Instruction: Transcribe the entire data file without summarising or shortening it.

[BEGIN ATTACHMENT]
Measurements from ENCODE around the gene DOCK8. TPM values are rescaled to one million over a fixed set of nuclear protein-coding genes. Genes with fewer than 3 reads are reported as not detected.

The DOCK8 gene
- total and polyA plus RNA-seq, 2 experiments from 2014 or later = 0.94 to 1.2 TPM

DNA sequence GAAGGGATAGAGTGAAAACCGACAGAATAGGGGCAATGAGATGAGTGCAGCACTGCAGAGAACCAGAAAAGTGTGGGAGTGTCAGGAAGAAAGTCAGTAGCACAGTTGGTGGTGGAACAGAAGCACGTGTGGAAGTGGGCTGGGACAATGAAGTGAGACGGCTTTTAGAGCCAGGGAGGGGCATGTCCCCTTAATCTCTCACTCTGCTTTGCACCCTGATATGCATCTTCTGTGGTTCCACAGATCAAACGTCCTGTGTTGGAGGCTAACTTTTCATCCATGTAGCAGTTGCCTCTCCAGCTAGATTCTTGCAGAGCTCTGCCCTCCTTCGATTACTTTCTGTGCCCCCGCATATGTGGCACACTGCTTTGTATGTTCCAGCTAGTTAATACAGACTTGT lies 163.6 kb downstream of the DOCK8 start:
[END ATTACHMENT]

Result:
Measurements from ENCODE around the gene DOCK8. TPM values are rescaled to one million over a fixed set of nuclear protein-coding genes. Genes with fewer than 3 reads are reported as not detected.

The DOCK8 gene
- total and polyA plus RNA-seq, 2 experiments from 2014 or later = 0.94 to 1.2 TPM

DNA sequence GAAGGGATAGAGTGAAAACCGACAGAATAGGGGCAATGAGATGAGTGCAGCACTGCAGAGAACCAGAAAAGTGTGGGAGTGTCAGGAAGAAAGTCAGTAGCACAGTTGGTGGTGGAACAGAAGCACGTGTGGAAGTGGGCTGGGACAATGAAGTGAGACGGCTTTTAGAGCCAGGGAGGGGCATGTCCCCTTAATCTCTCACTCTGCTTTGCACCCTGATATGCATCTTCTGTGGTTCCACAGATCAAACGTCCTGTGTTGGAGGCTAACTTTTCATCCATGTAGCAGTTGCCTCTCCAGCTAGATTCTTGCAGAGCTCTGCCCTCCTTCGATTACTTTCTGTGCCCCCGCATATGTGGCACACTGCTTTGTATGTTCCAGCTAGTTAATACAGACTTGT lies 163.6 kb downstream of the DOCK8 start: